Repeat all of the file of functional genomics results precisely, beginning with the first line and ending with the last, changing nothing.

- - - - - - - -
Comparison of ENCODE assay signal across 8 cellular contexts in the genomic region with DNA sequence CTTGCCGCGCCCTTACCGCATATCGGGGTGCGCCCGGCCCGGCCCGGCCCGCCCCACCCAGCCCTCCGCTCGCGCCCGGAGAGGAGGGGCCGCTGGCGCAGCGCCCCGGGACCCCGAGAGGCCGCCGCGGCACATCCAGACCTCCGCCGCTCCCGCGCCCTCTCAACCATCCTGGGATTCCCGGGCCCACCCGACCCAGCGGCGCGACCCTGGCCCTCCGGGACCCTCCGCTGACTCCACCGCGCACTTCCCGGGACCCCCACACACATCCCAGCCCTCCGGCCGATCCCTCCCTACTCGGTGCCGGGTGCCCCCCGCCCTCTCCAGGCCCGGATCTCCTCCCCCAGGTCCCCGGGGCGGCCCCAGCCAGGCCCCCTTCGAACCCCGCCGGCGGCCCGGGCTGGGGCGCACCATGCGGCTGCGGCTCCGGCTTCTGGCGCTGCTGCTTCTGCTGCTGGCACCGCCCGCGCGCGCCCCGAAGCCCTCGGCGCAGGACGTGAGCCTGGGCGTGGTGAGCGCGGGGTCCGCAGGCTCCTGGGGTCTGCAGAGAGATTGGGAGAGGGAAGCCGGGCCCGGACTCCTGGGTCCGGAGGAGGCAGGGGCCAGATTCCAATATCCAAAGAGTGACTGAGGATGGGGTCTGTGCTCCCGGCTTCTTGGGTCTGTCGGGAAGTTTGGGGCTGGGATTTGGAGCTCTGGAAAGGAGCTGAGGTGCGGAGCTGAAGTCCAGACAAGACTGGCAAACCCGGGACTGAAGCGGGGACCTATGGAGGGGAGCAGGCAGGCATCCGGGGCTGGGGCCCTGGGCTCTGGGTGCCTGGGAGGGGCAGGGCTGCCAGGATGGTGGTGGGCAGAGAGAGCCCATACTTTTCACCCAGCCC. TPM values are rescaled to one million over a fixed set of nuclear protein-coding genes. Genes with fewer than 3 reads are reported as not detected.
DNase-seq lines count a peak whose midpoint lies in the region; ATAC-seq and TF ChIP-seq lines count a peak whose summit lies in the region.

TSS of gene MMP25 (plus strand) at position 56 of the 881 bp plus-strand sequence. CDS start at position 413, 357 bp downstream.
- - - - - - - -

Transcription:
Comparison of ENCODE assay signal across 8 cellular contexts in the genomic region with DNA sequence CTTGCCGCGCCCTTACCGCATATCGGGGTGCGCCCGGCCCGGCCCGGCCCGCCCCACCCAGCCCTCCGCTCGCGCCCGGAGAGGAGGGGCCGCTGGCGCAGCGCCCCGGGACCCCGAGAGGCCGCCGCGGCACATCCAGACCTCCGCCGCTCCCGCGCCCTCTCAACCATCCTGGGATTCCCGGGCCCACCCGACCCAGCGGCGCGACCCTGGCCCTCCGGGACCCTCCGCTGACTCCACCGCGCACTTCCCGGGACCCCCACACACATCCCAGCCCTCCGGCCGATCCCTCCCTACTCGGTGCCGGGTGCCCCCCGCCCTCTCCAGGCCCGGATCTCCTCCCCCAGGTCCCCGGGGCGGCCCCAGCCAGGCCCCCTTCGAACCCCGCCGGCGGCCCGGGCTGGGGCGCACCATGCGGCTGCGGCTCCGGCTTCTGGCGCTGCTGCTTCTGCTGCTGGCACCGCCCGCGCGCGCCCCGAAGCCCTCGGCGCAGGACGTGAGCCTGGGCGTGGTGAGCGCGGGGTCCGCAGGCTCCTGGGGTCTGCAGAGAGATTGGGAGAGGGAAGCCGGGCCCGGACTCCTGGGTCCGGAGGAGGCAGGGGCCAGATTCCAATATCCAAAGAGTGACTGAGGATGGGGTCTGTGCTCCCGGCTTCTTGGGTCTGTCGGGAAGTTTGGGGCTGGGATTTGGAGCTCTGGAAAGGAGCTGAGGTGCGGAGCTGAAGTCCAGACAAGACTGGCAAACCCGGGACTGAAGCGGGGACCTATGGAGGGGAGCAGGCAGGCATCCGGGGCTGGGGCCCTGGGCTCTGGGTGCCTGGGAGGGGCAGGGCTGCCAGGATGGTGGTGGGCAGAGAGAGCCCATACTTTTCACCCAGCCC. TPM values are rescaled to one million over a fixed set of nuclear protein-coding genes. Genes with fewer than 3 reads are reported as not detected.
DNase-seq lines count a peak whose midpoint lies in the region; ATAC-seq and TF ChIP-seq lines count a peak whose summit lies in the region.

TSS of gene MMP25 (plus strand) at position 56 of the 881 bp plus-strand sequence. CDS start at position 413, 357 bp downstream.